This year being an election year offers not only a remarkable opportunity for the Ogoni people to chart a path towards representation where the voice of our communities is clearly heard and their views properly represented but becomes a litmus test for the benefits envisaged by this demand. I enjoin all of you to actively participate in the coming voters’ registration exercise and urge you to use only competence and overall interest of our people as the main considerations for your choice of candidates. Whilst we have had representation at the local, state and national levels of government over the years, can we say truly that our views have been adequately represented at the different layers of government? In the coming elections, I urge you to use your votes to send a clear and decisive message that gone are the days that some of our representatives hardly utter a word throughout their tenures. We should equally let it be known to the candidates that the Ogoni people have a voice which must be heard and respected and thus would not accept those who only tell us what they want to do without asking what we want. If they do not know what we want they should ask and we shall inform them.

For instance, a key demand of our people as captured in our Ogoni Bill of Rights is: “That the Ogoni people demand to be granted political autonomy to participate in the affairs of the Republic as a distinct and separate unit by whatever name called”. In accordance with this and the overwhelming wishes of our people, the constitutional processes for the actualization of the request for the creation of a Bori State has commenced and the next more crucial stages for the realization of this vision are now before the National Assembly. Those who aspire to the National Assembly must therefore pledge to our people what they would do to actualize this demand. The processes may be daunting but it is my belief that if we muster the same courage and resources, marshaled against the military for this Bori state venture, we certainly will succeed. There is hardly any mountain too high that a determined people cannot climb.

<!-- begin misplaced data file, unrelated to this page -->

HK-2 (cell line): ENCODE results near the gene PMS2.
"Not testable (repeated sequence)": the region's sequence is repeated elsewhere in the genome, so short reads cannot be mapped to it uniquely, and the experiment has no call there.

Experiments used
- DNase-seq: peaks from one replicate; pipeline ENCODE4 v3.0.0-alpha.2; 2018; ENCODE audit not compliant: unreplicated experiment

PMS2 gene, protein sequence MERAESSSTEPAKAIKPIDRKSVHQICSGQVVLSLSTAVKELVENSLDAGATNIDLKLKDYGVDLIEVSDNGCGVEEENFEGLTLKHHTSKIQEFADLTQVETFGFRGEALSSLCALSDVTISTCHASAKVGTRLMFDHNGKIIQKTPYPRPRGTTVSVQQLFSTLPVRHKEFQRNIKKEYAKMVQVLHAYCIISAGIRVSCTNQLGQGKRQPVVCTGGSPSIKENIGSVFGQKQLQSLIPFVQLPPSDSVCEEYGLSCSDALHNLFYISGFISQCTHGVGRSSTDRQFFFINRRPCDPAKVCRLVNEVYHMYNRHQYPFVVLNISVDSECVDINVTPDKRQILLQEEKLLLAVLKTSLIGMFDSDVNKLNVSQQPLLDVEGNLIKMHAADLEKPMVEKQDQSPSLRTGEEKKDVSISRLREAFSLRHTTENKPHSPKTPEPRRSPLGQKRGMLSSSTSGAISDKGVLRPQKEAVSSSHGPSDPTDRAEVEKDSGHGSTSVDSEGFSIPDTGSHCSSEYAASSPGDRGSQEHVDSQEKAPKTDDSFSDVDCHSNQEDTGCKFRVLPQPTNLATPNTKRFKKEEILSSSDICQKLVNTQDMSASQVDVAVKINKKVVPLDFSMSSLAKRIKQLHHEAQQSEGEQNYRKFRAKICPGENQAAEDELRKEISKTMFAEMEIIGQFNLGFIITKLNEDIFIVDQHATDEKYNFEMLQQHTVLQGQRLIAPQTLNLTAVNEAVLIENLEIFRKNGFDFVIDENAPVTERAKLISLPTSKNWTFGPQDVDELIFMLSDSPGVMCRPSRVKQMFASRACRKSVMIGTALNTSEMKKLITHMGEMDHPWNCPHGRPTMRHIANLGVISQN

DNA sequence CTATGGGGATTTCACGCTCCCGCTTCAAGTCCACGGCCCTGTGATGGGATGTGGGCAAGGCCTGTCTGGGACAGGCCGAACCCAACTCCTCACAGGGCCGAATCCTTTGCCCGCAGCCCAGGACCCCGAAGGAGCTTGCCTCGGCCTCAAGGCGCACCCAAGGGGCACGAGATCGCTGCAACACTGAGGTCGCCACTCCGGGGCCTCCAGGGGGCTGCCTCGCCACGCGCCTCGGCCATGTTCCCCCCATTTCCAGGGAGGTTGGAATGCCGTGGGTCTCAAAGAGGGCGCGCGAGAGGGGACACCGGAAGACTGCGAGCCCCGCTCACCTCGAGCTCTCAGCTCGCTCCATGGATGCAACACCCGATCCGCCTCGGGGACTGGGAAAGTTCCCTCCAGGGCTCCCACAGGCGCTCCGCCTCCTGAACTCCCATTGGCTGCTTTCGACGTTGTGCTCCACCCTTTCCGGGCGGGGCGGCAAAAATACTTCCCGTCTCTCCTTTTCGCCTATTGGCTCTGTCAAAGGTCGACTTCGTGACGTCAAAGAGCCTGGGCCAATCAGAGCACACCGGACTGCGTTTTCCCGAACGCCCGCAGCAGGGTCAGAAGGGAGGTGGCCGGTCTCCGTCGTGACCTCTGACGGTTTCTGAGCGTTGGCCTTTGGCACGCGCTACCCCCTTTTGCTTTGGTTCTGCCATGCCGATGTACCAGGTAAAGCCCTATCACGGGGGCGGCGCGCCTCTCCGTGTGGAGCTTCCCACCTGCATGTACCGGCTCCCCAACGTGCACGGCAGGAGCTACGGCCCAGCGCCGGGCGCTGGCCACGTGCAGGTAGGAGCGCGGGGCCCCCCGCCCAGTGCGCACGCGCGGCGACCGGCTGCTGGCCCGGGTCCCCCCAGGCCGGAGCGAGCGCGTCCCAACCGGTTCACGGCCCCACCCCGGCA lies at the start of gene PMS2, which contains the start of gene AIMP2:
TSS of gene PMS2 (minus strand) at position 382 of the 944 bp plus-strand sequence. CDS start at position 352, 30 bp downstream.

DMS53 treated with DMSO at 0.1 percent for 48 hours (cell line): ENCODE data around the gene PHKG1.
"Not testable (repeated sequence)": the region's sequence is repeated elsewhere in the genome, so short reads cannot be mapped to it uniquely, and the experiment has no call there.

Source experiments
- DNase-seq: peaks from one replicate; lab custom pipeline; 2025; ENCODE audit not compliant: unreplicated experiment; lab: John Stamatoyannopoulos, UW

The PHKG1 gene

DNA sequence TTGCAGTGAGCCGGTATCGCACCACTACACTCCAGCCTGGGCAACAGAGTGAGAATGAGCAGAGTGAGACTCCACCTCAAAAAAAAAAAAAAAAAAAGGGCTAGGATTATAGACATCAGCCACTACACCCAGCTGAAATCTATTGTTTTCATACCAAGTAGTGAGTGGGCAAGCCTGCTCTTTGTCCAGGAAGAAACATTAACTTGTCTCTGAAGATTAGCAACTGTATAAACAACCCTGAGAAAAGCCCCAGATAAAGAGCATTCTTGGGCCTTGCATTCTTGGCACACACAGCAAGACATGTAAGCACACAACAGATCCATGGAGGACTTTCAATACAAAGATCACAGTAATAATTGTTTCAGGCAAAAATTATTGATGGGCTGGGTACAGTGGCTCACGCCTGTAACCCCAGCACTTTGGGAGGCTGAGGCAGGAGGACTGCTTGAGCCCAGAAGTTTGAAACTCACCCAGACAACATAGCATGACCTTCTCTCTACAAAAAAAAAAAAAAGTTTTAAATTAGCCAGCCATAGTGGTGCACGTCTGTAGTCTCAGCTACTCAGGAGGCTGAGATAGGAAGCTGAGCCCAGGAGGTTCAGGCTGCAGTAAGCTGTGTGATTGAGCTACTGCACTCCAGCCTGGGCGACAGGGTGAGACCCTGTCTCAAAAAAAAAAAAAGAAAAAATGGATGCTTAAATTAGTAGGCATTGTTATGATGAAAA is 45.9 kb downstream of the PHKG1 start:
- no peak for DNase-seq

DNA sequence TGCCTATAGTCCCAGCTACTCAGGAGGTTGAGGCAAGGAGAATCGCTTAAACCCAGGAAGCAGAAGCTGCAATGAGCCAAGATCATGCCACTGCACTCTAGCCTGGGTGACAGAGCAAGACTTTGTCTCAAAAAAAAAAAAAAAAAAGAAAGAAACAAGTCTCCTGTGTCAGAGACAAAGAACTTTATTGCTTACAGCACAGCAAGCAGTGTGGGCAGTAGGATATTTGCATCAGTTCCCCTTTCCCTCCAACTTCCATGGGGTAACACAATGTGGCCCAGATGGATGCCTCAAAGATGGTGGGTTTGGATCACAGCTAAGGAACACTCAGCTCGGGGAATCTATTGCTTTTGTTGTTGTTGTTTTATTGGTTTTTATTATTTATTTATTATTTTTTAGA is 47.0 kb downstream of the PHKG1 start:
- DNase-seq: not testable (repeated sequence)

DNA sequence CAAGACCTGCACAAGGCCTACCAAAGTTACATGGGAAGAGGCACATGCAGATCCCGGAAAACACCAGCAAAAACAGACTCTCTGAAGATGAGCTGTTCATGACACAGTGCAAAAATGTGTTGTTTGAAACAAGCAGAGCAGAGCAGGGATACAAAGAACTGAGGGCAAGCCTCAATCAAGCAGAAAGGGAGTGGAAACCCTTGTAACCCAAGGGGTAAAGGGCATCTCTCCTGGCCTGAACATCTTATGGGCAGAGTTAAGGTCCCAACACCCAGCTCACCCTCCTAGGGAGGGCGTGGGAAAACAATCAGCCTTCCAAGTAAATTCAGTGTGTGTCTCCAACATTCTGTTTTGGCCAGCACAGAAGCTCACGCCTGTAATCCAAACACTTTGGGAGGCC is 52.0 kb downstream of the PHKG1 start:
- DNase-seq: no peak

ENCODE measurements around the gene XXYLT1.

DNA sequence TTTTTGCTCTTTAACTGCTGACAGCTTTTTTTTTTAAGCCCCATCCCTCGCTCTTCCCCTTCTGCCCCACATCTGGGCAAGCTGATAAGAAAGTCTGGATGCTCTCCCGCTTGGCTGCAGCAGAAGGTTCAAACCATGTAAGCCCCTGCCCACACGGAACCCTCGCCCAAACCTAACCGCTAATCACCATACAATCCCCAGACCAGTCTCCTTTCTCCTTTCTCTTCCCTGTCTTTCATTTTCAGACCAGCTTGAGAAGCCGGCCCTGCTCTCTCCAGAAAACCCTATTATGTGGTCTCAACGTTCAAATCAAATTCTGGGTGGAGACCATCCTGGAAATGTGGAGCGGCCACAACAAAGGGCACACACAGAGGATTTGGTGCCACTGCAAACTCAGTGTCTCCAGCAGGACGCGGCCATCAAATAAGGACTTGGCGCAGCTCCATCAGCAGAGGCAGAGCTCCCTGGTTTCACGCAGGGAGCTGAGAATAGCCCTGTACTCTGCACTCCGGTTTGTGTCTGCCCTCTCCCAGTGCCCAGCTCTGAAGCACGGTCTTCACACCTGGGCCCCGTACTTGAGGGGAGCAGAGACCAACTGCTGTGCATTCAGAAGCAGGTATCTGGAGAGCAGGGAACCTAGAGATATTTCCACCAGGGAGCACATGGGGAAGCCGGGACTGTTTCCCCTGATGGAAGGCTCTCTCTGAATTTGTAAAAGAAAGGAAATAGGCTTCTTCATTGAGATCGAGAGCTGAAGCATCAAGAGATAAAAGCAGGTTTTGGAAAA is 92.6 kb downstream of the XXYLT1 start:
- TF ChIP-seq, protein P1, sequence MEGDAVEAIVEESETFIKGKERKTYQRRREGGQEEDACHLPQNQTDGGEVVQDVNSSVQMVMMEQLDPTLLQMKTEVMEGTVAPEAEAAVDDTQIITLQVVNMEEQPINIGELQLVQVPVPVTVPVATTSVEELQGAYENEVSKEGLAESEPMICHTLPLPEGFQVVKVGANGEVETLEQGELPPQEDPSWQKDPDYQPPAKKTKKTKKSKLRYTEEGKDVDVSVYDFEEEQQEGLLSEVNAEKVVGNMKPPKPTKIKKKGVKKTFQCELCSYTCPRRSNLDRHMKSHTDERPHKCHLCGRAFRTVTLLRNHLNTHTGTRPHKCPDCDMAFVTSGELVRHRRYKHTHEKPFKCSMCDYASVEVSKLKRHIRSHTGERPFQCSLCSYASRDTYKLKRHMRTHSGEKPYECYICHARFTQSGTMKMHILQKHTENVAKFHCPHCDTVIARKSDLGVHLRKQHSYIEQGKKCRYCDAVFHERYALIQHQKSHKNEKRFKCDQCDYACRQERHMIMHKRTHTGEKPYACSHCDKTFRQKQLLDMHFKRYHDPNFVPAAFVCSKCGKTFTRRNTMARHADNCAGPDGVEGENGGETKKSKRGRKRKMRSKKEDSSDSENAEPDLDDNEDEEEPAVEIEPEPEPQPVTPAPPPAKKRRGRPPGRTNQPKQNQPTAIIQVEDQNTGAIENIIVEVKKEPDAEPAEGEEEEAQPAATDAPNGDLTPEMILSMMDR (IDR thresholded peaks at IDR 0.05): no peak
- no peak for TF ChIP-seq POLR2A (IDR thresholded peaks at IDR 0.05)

For the avoidance of any doubts, it is important for our Ogoni politicians to understand that we have no issue with any individual but in the struggle against political oppression, we must insist that all our would-be representatives demonstrate visible commitments to the welfare of our people. This will require those of us who are leading to come closer to those being led, and those being led to insist that we will not be led astray. This also means facing the people. In the past, candidates who have been confident of party power have been reluctant to face the people and explain their manifestos. We hope those days are past, as we call on the Ogoni

people to reject any candidate who does not come home and explain comprehensively what he or she will do if elected to represent our people. Any Ogoni who for money sells his vote not only sells his/her future but offends against the spirits of Ogoni. As we mark this Ogoni Day, I would not fail to remark that Ogoniland, the Niger delta and the nation are passing through a most challenging period.